On Thursday evening (April 17), in a familiar reprise of an ancient rite, Bishop Robert Morlino of Madison, Wis., will wash the feet of 12 men, all seminarians — a re-creation of Jesus’ action at the Last Supper when he washed the feet of his disciples and, according to Catholic doctrine, formally instituted the priesthood.
That same evening, thousands of miles away, Pope Francis will also observe the Holy Thursday rite, though not in a cathedral like Morlino but at a center for people with disabilities. There he will wash the feet of a number of residents, all lay people and perhaps some of them women and even non-Christians or nonbelievers.
Francis did something similar last year, shortly after his election, when he stunned church observers by traveling to a juvenile detention center outside Rome and washing the feet of 12 young people, two of them women and two of them Muslims.
More than a few tradition-minded Catholics were aghast at the pope’s example and they welcomed Morlino’s effort to hold the line against innovations, at least in his Wisconsin diocese.
“The Church’s law says that only men may be the recipients of this foot washing,” wrote the Rev. John Zuhlsdorf, a scrappy blogger popular with the Catholic right. “Morlino’s guidelines” — that his priests must wash the feet of 12 men or not do the foot washing at all — “do nothing but reiterate the Church’s laws, which bishops and priests are obliged to follow.”
So who’s correct?
Is the pope a dissenter? Or are Morlino and others being legalistic? What does the foot washing ritual represent, anyway?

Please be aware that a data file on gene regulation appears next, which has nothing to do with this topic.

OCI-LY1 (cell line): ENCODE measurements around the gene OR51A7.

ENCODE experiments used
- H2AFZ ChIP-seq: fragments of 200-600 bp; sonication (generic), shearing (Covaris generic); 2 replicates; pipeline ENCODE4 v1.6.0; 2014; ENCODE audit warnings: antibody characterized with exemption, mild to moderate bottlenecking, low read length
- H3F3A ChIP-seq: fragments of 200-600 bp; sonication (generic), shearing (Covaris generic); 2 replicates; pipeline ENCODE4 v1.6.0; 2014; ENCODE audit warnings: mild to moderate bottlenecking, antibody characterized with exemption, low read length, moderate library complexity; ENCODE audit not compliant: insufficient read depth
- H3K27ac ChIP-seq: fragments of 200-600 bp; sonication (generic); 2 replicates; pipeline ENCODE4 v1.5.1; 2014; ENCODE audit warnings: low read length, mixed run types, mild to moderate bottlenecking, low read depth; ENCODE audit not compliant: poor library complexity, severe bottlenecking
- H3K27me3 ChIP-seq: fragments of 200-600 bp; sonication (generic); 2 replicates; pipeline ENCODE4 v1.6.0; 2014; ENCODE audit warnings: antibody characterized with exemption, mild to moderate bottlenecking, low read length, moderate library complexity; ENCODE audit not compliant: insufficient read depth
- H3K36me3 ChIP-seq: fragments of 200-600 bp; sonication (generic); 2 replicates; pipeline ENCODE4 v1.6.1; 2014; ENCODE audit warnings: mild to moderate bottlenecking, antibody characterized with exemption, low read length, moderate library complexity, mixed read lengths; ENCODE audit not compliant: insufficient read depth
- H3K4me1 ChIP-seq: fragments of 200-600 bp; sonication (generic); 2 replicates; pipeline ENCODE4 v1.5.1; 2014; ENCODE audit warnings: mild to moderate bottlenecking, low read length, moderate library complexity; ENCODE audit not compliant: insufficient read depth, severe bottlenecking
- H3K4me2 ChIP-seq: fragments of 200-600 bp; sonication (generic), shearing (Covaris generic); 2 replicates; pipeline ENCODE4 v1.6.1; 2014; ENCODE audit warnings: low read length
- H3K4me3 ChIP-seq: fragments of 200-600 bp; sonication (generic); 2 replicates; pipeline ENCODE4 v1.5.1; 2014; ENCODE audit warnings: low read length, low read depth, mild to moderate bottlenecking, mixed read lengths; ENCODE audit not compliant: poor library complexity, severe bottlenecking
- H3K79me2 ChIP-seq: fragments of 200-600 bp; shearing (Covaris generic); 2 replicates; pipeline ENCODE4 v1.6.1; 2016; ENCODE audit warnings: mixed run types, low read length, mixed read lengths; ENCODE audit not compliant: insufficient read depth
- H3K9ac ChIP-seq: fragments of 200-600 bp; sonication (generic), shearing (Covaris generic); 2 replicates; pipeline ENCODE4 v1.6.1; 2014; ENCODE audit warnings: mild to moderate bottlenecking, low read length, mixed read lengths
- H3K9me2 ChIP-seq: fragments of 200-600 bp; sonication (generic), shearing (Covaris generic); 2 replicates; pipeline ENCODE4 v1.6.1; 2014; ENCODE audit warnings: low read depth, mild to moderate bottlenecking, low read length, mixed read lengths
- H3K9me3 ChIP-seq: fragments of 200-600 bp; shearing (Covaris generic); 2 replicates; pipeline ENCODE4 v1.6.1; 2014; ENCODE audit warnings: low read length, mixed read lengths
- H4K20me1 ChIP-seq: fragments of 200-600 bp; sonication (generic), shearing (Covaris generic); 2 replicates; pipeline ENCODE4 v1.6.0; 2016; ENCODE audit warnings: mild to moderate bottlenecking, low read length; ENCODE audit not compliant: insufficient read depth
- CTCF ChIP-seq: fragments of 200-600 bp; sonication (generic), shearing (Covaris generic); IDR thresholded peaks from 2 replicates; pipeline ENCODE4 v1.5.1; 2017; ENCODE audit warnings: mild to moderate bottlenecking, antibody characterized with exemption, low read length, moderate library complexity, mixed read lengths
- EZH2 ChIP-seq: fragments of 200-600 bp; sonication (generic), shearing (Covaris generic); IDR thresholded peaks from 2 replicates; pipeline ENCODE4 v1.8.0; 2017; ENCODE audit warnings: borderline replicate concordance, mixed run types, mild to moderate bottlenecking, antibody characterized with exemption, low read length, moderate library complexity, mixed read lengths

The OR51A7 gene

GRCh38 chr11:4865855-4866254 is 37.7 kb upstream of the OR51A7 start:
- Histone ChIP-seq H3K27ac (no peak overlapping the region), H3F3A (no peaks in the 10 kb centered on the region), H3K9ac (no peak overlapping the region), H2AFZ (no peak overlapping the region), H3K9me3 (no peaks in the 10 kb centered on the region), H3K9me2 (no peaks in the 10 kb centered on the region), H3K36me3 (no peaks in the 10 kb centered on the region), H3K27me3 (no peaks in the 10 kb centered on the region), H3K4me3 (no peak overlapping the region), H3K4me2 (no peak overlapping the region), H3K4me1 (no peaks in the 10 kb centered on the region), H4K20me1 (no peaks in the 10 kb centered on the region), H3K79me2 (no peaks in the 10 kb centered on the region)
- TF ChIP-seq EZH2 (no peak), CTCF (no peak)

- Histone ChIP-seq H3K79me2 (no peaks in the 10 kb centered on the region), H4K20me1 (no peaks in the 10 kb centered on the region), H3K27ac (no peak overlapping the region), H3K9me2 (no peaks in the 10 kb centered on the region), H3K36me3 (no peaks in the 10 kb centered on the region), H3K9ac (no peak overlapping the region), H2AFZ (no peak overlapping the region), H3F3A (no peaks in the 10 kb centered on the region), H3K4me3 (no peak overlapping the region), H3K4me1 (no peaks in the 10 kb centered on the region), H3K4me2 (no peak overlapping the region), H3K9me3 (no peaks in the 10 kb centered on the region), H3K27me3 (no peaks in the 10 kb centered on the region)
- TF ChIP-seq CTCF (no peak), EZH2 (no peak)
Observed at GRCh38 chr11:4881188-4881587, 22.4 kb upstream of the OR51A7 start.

There are no simple answers to those questions, though the weight of history and custom — not to mention authority — seems to be on the pope’s side.
An ancient rite
Accounts of Christian foot washing rituals go back as far as the sixth century. As Peter Jeffrey writes in his 1985 book, “A New Commandment: Toward a Renewed Rite for the Washing of Feet,” there were generally two forms: the “Mandatum Pauperam,” or washing of the feet of poor people, and the “Mandatum Fratrum,” the washing of the feet of “the brothers.”
Neither were part of the Holy Thursday liturgy, and popes and clerics routinely washed the feet of poor people as a sign of service and humility. In convents, as well, “woman washed feet and had their feet washed,” and they washed the feet of guests and children, said Rita Ferrone, the author of several books about liturgy and a consultant to U.S. dioceses on liturgical matters.
“Foot washing does have a long tradition,” Ferrone said, “and it didn’t exclude women up until 1955.”
That’s when Pope Pius XII simplified the Holy Week rites, a reform that included folding the foot washing ritual into the Holy Thursday Mass before marking Jesus’ crucifixion on Good Friday.
The problem is that back then, Catholic women were not allowed into the restricted space near the altar and, unlike today, they could not have any part in the Mass. So the rule was that 12 chosen men — “viri selecti” in the Latin — would have their feet washed by the priest or bishop.
With that change, the foot washing rite also came to be seen as a kind of re-creation of the Last Supper and the institution of the priesthood.
“The tradition was not to have it be a dramatization of what Jesus did at the last Supper but to be a response to the command to humble service,” Ferrone said.
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